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The Joy Formidable Chat to Stereoboard Ahead Of Debut Album & UK Tour (Interview)

Sunday, 23 January 2011 Written by Rob Sleigh
The Joy Formidable Chat to Stereoboard About the New Album Ahead of Their February Tour (Interview)

On the eve of the unveiling of their debut album ‘The Big Roar’, the Joy Formidable’s leading lady Ritzy Bryan spoke to Stereoboard to tell us about the album, the rise of the group and their forthcoming UK tour.

A couple of years ago, while the Joy Formidable were still only experiencing the first few tastes of their early success, an unofficial video for their song ‘Austere’ made an appearance on YouTube. Although the fan-made video could not realistically be described as explicit, its rather controversial content attracted some apparently unwanted attention for YouTube, who swiftly removed it. The band soon responded by posting the video on their own website. “We thought it was absolutely priceless. It was genius. Why it got banned… who knows? It’s not pornographic at all. I think we just liked the idea of people watching it in their offices and then realising what the content was.” However, it isn’t just the more amusing contributions that the band look forward to. Ritzy confirms that similar gifts have also been welcomed in the past. “I think it’s pretty touching when people go to the effort to want to do something with one of your tracks. We’ve had people who do covers and then send them to us. Someone did a cello version of one of our songs. That means a lot to us. We’re really glad if we can inspire somebody to want to do something like that.”

A bit further down the line and the Joy Formidable have re-released ‘Austere’ with a brand-new – and much more YouTube-friendly – official video as a foretaste of their debut album ‘The Big Roar’. Fans of the London-based trio that have been following the group on the gig and festival circuit over the past couple of years will no doubt be pleased to finally witness the long-awaited arrival of the album. And it’s a welcome relief for the band as well. “We’re extremely excited to be sharing it. We’ve overseen every tiny bit of its making, having self-produced it in our bedroom in London. But in some respects, it’s just the beginning.”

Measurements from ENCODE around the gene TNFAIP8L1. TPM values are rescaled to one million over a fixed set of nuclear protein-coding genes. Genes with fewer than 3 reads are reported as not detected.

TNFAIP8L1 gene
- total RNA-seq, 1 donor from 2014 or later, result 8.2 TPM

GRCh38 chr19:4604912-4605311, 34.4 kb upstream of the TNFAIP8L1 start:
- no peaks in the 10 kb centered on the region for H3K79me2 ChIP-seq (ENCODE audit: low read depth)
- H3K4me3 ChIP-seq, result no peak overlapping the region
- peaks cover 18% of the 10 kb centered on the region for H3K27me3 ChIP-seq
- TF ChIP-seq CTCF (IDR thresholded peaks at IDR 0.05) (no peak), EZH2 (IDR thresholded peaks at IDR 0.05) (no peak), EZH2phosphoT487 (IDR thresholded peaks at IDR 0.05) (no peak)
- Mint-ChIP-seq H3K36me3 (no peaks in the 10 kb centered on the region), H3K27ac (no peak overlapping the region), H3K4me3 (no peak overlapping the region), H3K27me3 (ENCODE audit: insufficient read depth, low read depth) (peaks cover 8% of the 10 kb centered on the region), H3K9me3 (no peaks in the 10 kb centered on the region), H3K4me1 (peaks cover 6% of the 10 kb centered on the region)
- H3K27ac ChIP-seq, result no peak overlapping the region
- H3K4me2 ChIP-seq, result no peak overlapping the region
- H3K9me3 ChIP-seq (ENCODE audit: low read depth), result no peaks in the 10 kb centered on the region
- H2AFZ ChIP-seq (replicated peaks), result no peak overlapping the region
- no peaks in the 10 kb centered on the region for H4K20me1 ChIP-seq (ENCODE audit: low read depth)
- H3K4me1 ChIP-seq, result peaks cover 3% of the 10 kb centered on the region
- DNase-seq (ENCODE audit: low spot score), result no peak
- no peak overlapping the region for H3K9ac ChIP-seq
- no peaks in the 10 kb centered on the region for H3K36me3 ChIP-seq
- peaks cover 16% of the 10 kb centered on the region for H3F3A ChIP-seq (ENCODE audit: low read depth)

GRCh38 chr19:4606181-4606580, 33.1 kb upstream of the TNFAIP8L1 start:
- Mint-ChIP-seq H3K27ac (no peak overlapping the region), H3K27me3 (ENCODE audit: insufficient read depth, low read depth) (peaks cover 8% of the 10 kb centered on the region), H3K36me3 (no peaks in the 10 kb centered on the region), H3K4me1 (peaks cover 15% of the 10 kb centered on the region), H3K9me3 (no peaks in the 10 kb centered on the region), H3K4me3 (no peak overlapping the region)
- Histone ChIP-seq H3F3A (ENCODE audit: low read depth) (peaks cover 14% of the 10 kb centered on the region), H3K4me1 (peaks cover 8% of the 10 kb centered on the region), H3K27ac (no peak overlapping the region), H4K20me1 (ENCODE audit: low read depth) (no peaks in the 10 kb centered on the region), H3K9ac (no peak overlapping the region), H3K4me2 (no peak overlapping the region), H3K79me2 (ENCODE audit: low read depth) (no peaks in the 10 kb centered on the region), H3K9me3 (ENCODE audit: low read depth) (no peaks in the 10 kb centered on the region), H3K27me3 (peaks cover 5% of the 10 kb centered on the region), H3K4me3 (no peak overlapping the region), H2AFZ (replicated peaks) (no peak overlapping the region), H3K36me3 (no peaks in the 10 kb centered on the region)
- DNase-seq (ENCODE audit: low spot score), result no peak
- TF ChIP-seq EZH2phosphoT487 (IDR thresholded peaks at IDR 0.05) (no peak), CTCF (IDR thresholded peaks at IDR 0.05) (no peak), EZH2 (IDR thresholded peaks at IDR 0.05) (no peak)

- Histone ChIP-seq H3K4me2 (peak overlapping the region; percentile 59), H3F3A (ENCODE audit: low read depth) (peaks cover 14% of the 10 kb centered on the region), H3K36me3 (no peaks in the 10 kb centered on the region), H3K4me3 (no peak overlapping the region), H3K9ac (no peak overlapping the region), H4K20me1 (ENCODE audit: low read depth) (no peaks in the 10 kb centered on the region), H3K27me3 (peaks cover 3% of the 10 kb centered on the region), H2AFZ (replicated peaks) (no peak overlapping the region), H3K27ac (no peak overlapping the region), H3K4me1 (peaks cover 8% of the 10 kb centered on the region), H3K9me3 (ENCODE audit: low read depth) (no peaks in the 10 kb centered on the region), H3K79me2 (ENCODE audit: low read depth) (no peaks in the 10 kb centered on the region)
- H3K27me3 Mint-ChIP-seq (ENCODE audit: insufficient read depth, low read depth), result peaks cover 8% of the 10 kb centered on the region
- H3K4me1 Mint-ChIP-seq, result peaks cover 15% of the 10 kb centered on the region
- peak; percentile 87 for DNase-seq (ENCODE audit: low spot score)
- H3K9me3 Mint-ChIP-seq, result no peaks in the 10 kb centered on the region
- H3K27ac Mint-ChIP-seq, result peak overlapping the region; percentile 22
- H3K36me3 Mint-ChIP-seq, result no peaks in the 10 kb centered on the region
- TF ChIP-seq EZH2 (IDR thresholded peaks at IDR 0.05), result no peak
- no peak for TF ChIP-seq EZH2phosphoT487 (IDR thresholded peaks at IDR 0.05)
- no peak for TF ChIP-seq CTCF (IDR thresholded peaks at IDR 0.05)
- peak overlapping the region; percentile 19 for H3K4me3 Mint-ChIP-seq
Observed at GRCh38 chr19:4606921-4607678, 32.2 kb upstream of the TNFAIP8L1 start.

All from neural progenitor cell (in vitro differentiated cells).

Image‘The Big Roar’ may well mark the beginning of the next stage of the Joy Formidable’s existence, but as Ritzy goes on to explain, it also symbolises the end of a period of work that started with the release of their 2009 mini-album ‘A Balloon Called Moaning’. “The background of the mini-album is that it was a bit of an accident. Not a bad accident – we’re very proud of it as a body of work, but it was definitely a very spontaneous release.” She also describes how, while the recording processes of the two releases bore a number of similarities, there was also some variation that helped to bring the energy of their live performances into ‘The Big Roar’. “The biggest difference is that we’ve involved our live engineer. He obviously knows our live sound through and through, so there’s a little bit more of that aesthetic.” One of the most noticeable comparisons, on the other hand, is the reappearance of four of the tracks from ‘A Balloon Called Moaning’. “We’ve re-recorded a couple of them, but the spirit of the tracks hasn’t changed that much. Even now, those tracks feel very relevant and they definitely have a place on this larger and more considered body of work.”

“A bad workman blames his tools” is a philosophy that Ritzy and co are keen to avoid. The band’s experiences during the making of both records have taught all three members of the Joy Formidable to make the best use of the tools at their disposal. “We’ve got a very, very modest studio in our bedroom in South London. We are restricted by some of the gear we’ve got, but I think that when you’ve got restrictions like that, that’s when you have to be creative with what you’re doing.” The result of this shared attitude is that, over the last few years since the release of ‘A Balloon Called Moaning’, the group have evolved their sound into an altogether deeper composition on ‘The Big Roar’. “It’s quite ambitious for an opening album. I think it’s powerful when it needs to be and there’s definitely a statement of intent there that we wanted to create a soulful, passionate, emotive-feeling record.”